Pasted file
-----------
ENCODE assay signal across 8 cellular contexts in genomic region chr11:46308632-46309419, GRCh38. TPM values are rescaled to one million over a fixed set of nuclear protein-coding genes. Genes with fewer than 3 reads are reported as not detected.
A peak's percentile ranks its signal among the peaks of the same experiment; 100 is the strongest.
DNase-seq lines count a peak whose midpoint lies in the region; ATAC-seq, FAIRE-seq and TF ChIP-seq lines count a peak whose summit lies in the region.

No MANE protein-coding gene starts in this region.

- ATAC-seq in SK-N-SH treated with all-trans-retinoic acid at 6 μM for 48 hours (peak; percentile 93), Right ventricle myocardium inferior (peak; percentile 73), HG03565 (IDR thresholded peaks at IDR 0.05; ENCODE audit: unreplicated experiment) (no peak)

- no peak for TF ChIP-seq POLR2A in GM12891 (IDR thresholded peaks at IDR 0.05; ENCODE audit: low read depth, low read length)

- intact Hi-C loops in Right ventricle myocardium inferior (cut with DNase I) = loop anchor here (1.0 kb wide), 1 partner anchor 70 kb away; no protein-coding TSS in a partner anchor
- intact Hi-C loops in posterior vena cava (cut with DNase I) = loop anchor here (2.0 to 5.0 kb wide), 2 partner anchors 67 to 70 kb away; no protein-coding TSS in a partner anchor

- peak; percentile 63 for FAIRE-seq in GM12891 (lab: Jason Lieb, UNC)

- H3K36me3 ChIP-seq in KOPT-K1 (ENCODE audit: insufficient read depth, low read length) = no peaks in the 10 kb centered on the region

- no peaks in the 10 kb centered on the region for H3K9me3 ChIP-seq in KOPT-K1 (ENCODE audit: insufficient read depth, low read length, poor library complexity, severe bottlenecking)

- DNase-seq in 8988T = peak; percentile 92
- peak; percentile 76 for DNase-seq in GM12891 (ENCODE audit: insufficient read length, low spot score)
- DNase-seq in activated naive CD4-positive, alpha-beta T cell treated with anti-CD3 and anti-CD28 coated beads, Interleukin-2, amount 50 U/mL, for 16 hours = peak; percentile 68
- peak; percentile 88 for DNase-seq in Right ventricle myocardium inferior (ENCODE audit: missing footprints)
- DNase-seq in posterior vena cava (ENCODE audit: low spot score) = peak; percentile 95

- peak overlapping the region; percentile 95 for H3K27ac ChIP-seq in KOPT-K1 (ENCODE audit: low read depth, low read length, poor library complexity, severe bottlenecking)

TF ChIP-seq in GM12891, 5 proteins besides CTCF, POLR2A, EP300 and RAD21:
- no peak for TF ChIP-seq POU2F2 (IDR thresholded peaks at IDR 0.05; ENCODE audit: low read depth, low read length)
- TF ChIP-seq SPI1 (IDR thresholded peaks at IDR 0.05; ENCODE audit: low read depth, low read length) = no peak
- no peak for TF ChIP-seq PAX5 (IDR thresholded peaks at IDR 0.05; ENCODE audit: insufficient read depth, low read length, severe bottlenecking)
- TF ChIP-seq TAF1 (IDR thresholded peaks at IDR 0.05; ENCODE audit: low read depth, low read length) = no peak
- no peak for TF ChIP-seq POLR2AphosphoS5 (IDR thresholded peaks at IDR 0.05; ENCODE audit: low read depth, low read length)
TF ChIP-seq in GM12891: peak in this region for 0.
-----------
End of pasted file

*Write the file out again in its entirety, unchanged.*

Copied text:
ENCODE assay signal across 8 cellular contexts in genomic region chr11:46308632-46309419, GRCh38. TPM values are rescaled to one million over a fixed set of nuclear protein-coding genes. Genes with fewer than 3 reads are reported as not detected.
A peak's percentile ranks its signal among the peaks of the same experiment; 100 is the strongest.
DNase-seq lines count a peak whose midpoint lies in the region; ATAC-seq, FAIRE-seq and TF ChIP-seq lines count a peak whose summit lies in the region.

No MANE protein-coding gene starts in this region.

- ATAC-seq in SK-N-SH treated with all-trans-retinoic acid at 6 μM for 48 hours (peak; percentile 93), Right ventricle myocardium inferior (peak; percentile 73), HG03565 (IDR thresholded peaks at IDR 0.05; ENCODE audit: unreplicated experiment) (no peak)

- no peak for TF ChIP-seq POLR2A in GM12891 (IDR thresholded peaks at IDR 0.05; ENCODE audit: low read depth, low read length)

- intact Hi-C loops in Right ventricle myocardium inferior (cut with DNase I) = loop anchor here (1.0 kb wide), 1 partner anchor 70 kb away; no protein-coding TSS in a partner anchor
- intact Hi-C loops in posterior vena cava (cut with DNase I) = loop anchor here (2.0 to 5.0 kb wide), 2 partner anchors 67 to 70 kb away; no protein-coding TSS in a partner anchor

- peak; percentile 63 for FAIRE-seq in GM12891 (lab: Jason Lieb, UNC)

- H3K36me3 ChIP-seq in KOPT-K1 (ENCODE audit: insufficient read depth, low read length) = no peaks in the 10 kb centered on the region

- no peaks in the 10 kb centered on the region for H3K9me3 ChIP-seq in KOPT-K1 (ENCODE audit: insufficient read depth, low read length, poor library complexity, severe bottlenecking)

- DNase-seq in 8988T = peak; percentile 92
- peak; percentile 76 for DNase-seq in GM12891 (ENCODE audit: insufficient read length, low spot score)
- DNase-seq in activated naive CD4-positive, alpha-beta T cell treated with anti-CD3 and anti-CD28 coated beads, Interleukin-2, amount 50 U/mL, for 16 hours = peak; percentile 68
- peak; percentile 88 for DNase-seq in Right ventricle myocardium inferior (ENCODE audit: missing footprints)
- DNase-seq in posterior vena cava (ENCODE audit: low spot score) = peak; percentile 95

- peak overlapping the region; percentile 95 for H3K27ac ChIP-seq in KOPT-K1 (ENCODE audit: low read depth, low read length, poor library complexity, severe bottlenecking)

TF ChIP-seq in GM12891, 5 proteins besides CTCF, POLR2A, EP300 and RAD21:
- no peak for TF ChIP-seq POU2F2 (IDR thresholded peaks at IDR 0.05; ENCODE audit: low read depth, low read length)
- TF ChIP-seq SPI1 (IDR thresholded peaks at IDR 0.05; ENCODE audit: low read depth, low read length) = no peak
- no peak for TF ChIP-seq PAX5 (IDR thresholded peaks at IDR 0.05; ENCODE audit: insufficient read depth, low read length, severe bottlenecking)
- TF ChIP-seq TAF1 (IDR thresholded peaks at IDR 0.05; ENCODE audit: low read depth, low read length) = no peak
- no peak for TF ChIP-seq POLR2AphosphoS5 (IDR thresholded peaks at IDR 0.05; ENCODE audit: low read depth, low read length)
TF ChIP-seq in GM12891: peak in this region for 0.